How To Get A Good Night’s Sleep

woman sleeping

Written by Liza Brunell

Adv Dip Health Science Naturopathy, Nutrition          Hi there, my name is Liza, I am a Naturopath, Herbalist, Nutritionist from Brisbane, Queensland. And I’m here to show you how easy good nutrition and healthy living can be.

October 30, 2019

Inadequate sleep is highly prevalent in Australia. It is estimated that 39.9% of Australian adults experience some form of lack of sleep , which is equivalent to 4 in 10 Australian adults.

In 2011 Pharmaceutical Benefit Scheme (PBS) figures show that 4.3% of the population had at least one PBS subsidised prescription for anxiolytic/hypnotic & sedative medications filled.  There are questions however, surrounding these medications, as they more often than not come with a myriad of side effects including dependence, drowsiness, memory loss, rebound insomnia and changes in brain chemistry. They may also prevent discovery of the underlying cause of inadequate sleep in the first place.

Why is Good Quality Sleep Important

  • It aids in muscle recovery
  • Helps balance hormones
  • Increases brain focus, productivity and performance
  • Fights fat
  • Is cardio protective
  • Helps you live longer
  • Boosts mood and energy
  • Increase tolerance to stress
  • Improves immune system function
  • Can assist in weight loss

How to Sleep Better: Get A Good Night’s Sleep.

Research has shown that the number of hours of sleep is not as important than actual sleep quality. Some patients have reported sleeping for 9-10 hours per night yet are still waking feeling tired and sluggish.  It would appear that the adage that you must get 8 hours of sleep a night may not work for everyone and according to a report by Psychology Today it would seem that for most individuals you are better off getting 6 hours of quality sleep, as opposed to a longer period of low quality sleep. Whilst sleep deprivation is different for everyone, some simple questions that can help are:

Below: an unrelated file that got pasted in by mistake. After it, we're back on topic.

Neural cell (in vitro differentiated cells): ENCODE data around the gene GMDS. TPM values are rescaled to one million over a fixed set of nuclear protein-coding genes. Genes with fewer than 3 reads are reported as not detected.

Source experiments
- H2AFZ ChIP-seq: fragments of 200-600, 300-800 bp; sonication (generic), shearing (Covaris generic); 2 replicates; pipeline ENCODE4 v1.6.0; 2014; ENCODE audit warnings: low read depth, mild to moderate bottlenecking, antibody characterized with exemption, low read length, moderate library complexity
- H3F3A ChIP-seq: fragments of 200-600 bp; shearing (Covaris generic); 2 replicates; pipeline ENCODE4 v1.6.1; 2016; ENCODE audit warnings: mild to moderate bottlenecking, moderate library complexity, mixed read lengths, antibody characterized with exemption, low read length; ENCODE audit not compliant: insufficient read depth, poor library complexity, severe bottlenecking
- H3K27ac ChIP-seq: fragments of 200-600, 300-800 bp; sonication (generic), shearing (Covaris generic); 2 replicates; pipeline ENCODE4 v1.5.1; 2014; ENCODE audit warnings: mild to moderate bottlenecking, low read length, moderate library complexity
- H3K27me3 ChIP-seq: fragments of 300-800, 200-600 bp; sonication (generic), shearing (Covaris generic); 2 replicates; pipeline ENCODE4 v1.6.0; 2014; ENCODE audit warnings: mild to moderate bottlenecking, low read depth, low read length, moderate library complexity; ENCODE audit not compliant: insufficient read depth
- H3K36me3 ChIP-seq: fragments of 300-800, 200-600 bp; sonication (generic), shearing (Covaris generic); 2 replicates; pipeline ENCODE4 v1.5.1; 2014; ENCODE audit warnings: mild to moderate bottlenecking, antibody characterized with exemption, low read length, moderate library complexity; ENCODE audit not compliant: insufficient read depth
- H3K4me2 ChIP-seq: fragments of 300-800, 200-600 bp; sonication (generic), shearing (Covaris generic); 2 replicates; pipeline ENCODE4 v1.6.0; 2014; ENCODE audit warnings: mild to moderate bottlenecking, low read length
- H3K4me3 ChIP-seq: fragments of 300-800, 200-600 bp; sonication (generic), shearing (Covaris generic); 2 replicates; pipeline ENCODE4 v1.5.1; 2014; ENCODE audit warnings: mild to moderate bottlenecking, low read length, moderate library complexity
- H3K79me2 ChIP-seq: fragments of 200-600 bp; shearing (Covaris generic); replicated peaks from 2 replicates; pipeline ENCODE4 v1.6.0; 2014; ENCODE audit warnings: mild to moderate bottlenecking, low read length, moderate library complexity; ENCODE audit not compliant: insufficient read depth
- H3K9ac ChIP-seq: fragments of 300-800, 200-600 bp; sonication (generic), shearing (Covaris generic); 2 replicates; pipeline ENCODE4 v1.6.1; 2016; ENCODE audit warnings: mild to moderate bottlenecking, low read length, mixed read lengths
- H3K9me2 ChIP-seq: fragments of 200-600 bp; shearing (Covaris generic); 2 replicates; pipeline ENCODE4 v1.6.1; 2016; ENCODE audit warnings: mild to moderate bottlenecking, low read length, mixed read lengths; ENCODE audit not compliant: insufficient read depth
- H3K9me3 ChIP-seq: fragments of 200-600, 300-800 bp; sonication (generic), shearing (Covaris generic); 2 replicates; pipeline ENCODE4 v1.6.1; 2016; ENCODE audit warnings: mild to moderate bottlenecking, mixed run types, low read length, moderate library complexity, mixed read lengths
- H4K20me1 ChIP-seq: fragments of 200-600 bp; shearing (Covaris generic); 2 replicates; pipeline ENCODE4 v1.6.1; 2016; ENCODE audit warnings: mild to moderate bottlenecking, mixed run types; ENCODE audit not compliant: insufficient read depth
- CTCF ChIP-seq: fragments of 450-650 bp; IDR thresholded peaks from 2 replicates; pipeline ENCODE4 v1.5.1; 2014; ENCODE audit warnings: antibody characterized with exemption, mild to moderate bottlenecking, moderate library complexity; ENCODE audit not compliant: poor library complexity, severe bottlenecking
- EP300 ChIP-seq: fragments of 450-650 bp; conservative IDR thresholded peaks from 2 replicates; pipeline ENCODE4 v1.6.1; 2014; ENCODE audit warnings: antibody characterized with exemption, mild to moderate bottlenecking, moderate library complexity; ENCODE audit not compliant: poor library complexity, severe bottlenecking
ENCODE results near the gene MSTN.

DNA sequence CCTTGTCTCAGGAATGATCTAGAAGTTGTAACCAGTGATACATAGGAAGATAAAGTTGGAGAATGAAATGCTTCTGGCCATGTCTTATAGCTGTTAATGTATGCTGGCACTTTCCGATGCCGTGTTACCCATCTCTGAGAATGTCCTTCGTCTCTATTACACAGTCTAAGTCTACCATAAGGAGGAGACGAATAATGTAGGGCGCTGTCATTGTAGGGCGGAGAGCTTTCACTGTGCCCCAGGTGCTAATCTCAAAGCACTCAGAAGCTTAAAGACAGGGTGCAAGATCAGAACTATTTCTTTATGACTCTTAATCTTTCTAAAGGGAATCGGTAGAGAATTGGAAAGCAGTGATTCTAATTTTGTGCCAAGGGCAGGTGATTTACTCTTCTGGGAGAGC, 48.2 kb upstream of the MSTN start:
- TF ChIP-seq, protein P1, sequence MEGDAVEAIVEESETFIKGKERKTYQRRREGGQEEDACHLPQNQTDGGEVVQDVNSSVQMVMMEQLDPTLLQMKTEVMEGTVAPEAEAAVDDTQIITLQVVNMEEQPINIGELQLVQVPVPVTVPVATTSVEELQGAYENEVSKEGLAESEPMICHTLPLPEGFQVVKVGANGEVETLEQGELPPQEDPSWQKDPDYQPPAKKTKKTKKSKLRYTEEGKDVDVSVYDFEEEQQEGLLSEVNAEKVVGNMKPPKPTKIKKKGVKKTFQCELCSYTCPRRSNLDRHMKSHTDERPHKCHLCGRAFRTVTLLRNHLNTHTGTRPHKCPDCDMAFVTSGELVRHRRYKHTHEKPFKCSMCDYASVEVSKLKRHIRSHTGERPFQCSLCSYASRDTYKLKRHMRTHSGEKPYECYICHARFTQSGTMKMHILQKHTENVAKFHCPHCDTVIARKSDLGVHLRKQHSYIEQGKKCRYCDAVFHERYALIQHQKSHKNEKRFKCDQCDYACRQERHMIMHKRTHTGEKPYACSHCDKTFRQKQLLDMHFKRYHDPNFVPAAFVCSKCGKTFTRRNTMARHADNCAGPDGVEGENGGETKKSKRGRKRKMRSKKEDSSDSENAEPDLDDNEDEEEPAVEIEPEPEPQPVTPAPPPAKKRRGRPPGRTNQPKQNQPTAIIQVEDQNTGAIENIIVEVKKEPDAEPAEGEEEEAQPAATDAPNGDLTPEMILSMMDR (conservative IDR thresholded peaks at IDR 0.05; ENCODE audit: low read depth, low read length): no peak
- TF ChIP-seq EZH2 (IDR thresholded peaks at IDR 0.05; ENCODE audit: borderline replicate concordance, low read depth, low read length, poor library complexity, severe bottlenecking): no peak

• How long does it take you to fall asleep every night?
  • Do you wake during the night? If so, how often?
  • Do you snore?
  • On waking do you feel refreshed or still woozy and tired? Struggling to roll out of bed.

For everyone these answers will be different as will be the impact of the sleep deprivation, let’s take a look at what good sleep quality actually means:

According to the National Sleep Foundation one indication of healthy sleep is how long it takes to fall asleep.  Falling asleep within 30 minutes or less is a good indication of high-quality sleep.

Low frequency of nightly waking is another indication; waking only once per night if at all. If you wake during the night, falling back to sleep again within 20 minutes or less also suggests high-quality sleep.

Tips On How To Sleep Well, And Get A Good Sleep:

  • Reduce your exposure to Blue Light; blue light is the light emitted from sunlight, light bulbs, smartphones, laptops and tablets.  This light sends a signal to our brains to wake up. It is recommended to refrain from using technology for 2 hours prior to going to bed.
  • Try to darken your room as much as possible, using block out shades or curtains.  Sleep masks are also an option.
  • Cover alarm/digital clocks or devices that emit any light.
  • Manage Stress – the main stress hormone cortisol should be increased in the mornings and taper off during the day into the evening.  This gives us the energy needed to get up and start our morning. As it reduces throughout the day this allows us some time to wind down and after dark get ready for sleep.  Often during chronic stress this natural rhythm becomes out of whack and the entire “cortisol picture” reverses, meaning that cortisol levels are low in the morning and higher at night. This causes people to be wide awake when they would normally be asleep.
  • Reduce caffeine – for some people, including myself, I am able to drink a cup of coffee later on in the day and be seemingly unaffected by the caffeine come bedtime.  For most however, this isn’t the case and caffeine becomes far too stimulating, keeping you up until all hours of the night. If you do enjoy your tea/coffee it would be best to have your last cuppa before 2pm.
  • Don’t eat just before bed, our bodies need to rest and digest.  Don’t go to bed too full or too hungry – A well balanced diet can assist in this.

For most, getting a good night’s sleep doesn’t happen overnight. A lifestyle and dietary change however, can be a start. Feel free to contact us for more information on health and dietary related queries, and to join our exclusive group of members today!

Liza Brunell

Adv Dip Health Science Naturopathy

ANTA Member 4148

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